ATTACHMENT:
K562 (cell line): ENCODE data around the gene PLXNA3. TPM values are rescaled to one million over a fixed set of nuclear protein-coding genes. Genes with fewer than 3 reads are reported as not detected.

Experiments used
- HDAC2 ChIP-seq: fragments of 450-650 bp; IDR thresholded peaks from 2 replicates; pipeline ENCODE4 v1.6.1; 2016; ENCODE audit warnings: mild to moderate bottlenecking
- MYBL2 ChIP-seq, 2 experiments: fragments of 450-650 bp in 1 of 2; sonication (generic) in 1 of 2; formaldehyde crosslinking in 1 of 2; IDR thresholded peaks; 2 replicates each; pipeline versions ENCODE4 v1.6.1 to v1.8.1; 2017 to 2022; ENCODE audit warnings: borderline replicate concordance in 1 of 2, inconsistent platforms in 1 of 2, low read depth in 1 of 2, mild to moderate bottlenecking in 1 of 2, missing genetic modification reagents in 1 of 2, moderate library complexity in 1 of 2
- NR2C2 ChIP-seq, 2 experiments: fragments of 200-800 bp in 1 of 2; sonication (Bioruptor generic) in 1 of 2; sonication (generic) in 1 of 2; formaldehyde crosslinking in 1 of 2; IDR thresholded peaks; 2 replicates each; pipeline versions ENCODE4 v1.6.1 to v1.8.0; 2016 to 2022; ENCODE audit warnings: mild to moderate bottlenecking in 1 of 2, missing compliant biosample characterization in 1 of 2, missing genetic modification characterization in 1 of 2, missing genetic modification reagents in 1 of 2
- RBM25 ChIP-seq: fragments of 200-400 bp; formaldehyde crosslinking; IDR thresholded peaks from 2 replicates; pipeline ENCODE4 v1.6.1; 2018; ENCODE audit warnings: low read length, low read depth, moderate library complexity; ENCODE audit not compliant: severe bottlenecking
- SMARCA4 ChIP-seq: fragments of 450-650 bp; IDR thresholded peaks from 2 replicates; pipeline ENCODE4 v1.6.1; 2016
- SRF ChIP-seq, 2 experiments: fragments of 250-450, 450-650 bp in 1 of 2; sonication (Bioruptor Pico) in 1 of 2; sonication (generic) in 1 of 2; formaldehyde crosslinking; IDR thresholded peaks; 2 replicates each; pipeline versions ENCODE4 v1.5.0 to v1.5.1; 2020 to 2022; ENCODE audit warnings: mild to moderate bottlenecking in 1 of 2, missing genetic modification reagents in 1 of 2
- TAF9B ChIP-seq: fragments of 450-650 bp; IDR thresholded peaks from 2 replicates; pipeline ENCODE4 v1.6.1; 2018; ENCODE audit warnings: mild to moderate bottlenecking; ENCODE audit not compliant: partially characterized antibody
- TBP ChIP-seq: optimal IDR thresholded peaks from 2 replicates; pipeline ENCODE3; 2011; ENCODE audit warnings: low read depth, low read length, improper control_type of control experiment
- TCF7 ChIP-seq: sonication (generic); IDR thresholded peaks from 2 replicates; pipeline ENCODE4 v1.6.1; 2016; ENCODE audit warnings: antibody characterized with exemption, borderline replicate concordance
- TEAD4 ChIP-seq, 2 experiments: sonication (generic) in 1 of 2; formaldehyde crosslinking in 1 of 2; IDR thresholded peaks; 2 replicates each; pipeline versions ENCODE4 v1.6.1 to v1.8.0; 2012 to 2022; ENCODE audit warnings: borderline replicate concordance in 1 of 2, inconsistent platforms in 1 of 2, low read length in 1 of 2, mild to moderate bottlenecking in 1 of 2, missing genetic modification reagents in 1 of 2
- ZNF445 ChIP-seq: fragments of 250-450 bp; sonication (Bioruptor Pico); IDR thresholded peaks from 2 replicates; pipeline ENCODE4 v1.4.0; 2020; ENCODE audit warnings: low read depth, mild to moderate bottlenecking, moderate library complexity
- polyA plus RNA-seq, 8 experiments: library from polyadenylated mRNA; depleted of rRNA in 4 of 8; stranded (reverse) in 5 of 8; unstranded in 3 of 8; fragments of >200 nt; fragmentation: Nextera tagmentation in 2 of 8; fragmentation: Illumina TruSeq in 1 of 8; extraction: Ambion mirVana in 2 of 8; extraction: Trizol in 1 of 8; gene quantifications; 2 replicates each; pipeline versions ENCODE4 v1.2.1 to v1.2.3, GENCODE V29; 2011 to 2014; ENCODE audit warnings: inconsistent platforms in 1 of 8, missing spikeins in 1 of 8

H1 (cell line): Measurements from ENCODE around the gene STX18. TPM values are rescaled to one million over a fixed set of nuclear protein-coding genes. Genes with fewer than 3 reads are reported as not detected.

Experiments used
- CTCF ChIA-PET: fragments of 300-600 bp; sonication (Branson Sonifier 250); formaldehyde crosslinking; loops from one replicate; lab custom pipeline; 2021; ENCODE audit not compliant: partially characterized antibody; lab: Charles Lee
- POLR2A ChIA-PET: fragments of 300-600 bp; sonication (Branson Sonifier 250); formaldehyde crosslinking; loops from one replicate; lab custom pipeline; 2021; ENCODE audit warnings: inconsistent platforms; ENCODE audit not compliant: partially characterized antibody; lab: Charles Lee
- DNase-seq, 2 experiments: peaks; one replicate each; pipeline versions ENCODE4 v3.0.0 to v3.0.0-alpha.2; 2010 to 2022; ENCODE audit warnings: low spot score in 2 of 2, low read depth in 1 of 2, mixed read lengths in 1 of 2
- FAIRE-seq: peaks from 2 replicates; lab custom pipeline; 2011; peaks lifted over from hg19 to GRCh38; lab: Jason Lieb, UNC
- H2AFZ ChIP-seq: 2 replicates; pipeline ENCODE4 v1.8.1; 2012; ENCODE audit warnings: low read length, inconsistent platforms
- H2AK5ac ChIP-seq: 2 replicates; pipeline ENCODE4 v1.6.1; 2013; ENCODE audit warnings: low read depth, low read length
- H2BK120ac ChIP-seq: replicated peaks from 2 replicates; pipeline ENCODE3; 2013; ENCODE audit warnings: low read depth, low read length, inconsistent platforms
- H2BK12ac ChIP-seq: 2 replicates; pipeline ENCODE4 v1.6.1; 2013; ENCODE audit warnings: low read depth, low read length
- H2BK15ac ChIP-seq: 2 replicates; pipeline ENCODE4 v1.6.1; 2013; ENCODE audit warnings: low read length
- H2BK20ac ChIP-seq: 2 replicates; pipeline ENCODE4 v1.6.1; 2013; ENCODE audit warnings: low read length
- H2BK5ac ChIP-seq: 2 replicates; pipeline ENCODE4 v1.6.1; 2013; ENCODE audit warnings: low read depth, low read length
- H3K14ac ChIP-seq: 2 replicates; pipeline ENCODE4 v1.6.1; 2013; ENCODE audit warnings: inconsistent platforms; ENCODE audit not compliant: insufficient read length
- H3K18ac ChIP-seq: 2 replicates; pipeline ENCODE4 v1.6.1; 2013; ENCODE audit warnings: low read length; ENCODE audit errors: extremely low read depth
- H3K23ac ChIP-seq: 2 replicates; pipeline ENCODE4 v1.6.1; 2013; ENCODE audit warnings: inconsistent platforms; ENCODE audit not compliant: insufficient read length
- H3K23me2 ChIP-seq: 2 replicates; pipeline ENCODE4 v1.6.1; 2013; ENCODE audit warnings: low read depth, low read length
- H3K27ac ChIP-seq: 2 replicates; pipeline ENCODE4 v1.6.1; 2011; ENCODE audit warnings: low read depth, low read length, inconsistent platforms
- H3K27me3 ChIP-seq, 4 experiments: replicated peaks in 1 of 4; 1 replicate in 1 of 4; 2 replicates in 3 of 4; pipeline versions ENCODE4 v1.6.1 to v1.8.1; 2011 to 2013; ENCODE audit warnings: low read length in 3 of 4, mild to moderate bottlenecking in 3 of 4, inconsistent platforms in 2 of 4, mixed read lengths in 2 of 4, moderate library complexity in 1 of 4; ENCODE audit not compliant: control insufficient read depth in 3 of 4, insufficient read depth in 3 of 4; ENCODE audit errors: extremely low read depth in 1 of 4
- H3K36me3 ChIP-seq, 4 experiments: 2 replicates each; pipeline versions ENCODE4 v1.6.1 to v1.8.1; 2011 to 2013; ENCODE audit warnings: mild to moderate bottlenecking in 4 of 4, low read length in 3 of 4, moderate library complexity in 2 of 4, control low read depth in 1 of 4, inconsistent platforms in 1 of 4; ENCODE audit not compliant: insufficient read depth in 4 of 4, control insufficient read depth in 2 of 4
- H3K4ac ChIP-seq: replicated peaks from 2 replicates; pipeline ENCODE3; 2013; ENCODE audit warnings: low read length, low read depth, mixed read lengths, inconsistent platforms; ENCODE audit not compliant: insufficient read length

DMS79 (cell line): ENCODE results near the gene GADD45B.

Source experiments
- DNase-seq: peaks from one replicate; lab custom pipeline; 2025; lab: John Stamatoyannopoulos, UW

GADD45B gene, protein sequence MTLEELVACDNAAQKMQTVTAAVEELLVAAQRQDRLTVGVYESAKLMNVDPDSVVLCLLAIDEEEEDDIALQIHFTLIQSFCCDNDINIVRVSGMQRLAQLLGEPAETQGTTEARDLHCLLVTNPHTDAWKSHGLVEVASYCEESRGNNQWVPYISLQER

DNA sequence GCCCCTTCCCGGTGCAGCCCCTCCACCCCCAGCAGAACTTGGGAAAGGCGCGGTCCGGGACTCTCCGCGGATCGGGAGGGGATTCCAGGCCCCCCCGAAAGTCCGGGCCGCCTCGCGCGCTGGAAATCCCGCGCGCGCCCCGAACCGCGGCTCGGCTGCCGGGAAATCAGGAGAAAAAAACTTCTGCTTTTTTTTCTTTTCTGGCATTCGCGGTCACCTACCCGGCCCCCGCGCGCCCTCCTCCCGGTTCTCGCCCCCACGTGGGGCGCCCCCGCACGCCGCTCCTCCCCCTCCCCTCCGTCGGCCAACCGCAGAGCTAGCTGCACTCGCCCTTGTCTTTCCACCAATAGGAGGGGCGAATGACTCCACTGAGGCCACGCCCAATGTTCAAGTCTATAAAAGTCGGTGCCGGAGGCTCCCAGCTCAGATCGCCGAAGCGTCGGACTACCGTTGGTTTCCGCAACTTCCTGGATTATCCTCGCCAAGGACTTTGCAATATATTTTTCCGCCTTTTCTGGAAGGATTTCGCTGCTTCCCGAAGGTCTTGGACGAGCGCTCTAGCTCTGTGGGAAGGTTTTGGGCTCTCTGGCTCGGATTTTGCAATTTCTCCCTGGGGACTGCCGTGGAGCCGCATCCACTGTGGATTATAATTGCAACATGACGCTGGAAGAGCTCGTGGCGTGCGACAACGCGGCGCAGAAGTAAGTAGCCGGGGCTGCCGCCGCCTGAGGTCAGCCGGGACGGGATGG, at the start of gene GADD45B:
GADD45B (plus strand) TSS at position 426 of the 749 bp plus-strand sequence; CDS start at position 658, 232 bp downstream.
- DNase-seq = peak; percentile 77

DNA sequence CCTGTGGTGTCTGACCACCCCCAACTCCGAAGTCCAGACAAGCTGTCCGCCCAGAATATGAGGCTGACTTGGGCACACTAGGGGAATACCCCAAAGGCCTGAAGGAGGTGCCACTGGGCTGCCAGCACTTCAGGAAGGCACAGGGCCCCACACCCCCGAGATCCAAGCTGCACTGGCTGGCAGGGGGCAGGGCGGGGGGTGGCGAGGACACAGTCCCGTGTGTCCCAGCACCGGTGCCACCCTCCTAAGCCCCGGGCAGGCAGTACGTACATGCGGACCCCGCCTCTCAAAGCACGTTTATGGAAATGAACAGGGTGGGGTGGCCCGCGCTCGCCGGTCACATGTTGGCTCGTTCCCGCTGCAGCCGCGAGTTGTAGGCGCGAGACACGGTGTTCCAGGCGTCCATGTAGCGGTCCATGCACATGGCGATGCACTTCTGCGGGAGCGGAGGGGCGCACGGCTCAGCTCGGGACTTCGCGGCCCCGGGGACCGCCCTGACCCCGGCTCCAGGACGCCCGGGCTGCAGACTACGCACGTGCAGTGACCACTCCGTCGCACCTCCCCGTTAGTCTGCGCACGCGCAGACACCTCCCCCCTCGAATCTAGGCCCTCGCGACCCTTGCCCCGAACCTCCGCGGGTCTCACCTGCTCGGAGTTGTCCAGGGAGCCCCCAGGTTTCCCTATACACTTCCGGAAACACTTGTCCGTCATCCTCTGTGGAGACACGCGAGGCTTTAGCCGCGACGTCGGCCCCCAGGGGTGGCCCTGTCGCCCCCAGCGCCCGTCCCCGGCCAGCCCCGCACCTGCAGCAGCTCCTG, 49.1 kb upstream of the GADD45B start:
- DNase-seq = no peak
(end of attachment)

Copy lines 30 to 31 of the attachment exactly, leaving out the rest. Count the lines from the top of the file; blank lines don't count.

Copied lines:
- H3K23ac ChIP-seq: 2 replicates; pipeline ENCODE4 v1.6.1; 2013; ENCODE audit warnings: inconsistent platforms; ENCODE audit not compliant: insufficient read length
- H3K23me2 ChIP-seq: 2 replicates; pipeline ENCODE4 v1.6.1; 2013; ENCODE audit warnings: low read depth, low read length